This week, I've been having an interesting discussion with a fellow professional communicator about the value of a blog post (written by yet another professional communicator) we both read on corporate use of Twitter.
In a nutshell, I felt it contained valuable information; she disagreed, for a range of reasons, one of which being that it could lead readers to make decisions about using Twitter "carte blanche" in certain situations.
In PR, other than "be honest," don't use any advice "carte blanche"
While we weren't on the same page about the blog post we were discussing, I'm certain my colleague and I completely agree about this: don't follow anyone else's advice about whether you should use any tool or tactic "carte blanche." Effective PR isn't achieved using templates -- though many, unfortunately, think that's the case.
There isn't a proven, right way to do anything every time; simply copying what some other organization did in a similar situation to yours won't necessarily work. And while we're at it, simply copying what you did the last time you were in a similar situation with the same audiences won't necessarily work, either.
The field is always changing.
The foundation of any good strategy in communications is knowing your audience. But that doesn't mean knowing their ages, genders, income levels, geography, etc. etc. -- it means knowing what makes them tick, what they care about, whom they're listening to and why. And those things are constantly changing.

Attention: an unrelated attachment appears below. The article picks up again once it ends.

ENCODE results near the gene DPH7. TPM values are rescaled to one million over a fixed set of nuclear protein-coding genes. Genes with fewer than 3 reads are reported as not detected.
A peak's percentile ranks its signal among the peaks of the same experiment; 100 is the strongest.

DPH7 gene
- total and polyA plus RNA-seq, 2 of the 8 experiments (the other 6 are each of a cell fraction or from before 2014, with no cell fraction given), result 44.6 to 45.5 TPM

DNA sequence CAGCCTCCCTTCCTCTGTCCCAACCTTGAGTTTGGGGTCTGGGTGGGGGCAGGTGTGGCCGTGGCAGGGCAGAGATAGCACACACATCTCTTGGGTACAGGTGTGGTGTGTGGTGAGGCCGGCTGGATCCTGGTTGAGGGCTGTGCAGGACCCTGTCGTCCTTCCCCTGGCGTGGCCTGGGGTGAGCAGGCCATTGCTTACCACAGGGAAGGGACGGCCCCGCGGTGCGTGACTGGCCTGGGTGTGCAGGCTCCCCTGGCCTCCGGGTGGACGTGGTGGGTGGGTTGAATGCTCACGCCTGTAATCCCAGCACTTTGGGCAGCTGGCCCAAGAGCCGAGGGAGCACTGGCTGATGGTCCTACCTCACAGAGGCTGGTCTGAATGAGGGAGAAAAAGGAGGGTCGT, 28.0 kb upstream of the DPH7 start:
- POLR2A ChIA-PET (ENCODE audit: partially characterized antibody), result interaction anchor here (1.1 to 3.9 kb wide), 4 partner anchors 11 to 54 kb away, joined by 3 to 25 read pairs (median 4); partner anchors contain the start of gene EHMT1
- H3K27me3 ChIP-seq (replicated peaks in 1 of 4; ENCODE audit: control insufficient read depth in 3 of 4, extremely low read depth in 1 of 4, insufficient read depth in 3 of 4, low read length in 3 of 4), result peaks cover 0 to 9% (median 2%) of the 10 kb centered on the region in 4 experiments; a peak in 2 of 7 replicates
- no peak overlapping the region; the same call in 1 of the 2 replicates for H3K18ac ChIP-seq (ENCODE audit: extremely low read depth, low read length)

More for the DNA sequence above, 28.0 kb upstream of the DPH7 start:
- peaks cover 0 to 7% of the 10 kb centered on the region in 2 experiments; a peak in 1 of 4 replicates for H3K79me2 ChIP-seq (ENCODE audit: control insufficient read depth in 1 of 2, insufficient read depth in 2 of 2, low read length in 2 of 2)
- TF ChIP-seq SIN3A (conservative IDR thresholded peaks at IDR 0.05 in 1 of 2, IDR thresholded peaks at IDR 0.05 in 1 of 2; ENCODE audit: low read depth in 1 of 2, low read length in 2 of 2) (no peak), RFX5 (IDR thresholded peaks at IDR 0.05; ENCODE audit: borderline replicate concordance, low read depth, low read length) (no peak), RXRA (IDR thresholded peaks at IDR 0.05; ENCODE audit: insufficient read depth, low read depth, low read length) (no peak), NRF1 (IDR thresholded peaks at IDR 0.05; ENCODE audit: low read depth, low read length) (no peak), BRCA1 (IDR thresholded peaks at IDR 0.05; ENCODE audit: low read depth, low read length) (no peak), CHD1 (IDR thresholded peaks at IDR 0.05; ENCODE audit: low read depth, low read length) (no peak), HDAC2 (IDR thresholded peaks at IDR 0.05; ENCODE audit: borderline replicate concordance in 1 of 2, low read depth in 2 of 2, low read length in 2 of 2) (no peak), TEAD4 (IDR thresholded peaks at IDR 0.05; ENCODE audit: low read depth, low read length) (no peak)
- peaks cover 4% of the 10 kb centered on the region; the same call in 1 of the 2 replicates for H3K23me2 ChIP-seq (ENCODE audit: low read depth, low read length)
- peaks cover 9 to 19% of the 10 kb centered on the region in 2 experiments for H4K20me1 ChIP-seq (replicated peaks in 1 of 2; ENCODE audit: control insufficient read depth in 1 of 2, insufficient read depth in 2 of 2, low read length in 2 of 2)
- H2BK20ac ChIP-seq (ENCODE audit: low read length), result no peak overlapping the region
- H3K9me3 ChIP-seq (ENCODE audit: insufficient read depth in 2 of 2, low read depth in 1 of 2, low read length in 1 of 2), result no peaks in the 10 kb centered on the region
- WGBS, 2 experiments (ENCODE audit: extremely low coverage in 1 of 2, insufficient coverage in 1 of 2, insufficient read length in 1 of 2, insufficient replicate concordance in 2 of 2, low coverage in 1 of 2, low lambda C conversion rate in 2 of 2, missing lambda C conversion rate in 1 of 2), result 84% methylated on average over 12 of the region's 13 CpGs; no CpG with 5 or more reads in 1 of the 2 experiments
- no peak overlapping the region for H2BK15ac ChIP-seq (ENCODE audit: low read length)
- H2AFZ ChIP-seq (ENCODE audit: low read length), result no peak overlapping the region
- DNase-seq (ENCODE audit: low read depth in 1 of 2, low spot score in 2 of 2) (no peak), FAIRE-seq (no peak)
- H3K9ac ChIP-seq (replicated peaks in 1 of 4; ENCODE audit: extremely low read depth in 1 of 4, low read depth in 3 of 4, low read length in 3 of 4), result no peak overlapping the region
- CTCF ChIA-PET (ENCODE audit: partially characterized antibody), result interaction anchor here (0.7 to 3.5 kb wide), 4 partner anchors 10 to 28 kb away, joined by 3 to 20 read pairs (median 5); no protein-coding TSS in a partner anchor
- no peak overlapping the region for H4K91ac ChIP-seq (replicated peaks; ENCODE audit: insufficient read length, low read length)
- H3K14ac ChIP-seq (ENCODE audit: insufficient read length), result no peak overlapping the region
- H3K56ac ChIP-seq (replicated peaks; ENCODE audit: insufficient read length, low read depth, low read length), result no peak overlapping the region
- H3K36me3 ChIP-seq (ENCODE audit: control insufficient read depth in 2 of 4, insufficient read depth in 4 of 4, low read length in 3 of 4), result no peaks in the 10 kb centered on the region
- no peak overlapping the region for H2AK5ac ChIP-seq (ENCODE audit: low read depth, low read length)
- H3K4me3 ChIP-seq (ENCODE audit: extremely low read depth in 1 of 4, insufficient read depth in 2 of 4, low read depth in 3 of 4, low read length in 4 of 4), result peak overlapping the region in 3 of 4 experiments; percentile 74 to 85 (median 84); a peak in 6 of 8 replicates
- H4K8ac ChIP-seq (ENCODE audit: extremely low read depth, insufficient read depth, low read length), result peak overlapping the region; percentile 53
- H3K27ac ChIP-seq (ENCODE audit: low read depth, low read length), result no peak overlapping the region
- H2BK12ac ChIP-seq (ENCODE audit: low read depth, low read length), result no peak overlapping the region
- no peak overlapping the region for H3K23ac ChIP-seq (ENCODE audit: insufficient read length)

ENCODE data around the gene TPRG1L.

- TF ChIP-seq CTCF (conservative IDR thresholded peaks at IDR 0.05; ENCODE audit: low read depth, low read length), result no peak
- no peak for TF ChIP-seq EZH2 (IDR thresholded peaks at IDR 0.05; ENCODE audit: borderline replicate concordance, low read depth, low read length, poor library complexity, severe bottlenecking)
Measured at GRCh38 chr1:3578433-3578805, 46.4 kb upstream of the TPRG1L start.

Think about your own behaviour. Do you do the same thing every day, watch the same TV shows every night, visit the same websites on a scheduled basis? Do the people you follow in social media say the same things, time and time again?
Or do your behaviours and the external factors that influence them change over time?
Of course, they change. Which means the best way to reach you changes, too.
This makes the PR manager's job tougher - but is also why the PR manager has a job.
If people ran on predictable equations, "template" communication plans would be all you'd ever need. You would find out what your key audiences' habits and preferences are, and apply the appropriate plan for the situation.
But people don't run on predictable equations -- which means you need to always be interacting with your audiences to have a sense of where they're coming from (and where they're going) at any point in time. You can of course learn from what has and hasn't worked for you in the past, but you need to identify what's changed at your audiences' end to be able to address them properly.
Similarly, you can learn from what others have done in the past (hence the value of reading textbooks, blog posts, and presentations about their experiences); evidence of what has and hasn't worked for others can help steer us in the right direction, and can help us show why we're recommending what we're recommending.
But not because the tactic or tool will deliver exactly in our case what it did in the example: because it's one example that can give us a sense of what we might expect. Even more important than the results others have delivered using certain tactics, for our purposes, is how our situation is different from theirs. Only when we evaluate the two together can we really have a fair sense of what might work for us.
Take it under advisement
The only way to identify the best approach for your audiences in any given situation is to know the options, and know your audiences.
There are gazillions of textbooks, articles, presentations, and blogs out there that will give you advice -- including this one! -- but you shouldn't ever just implement someone else's plan with your audiences. Unless their plan worked with your audiences, in your situation, and at this particular point in time (which is impossible!), it won't be as strategic as it could be... and it won't give you your best shot at success.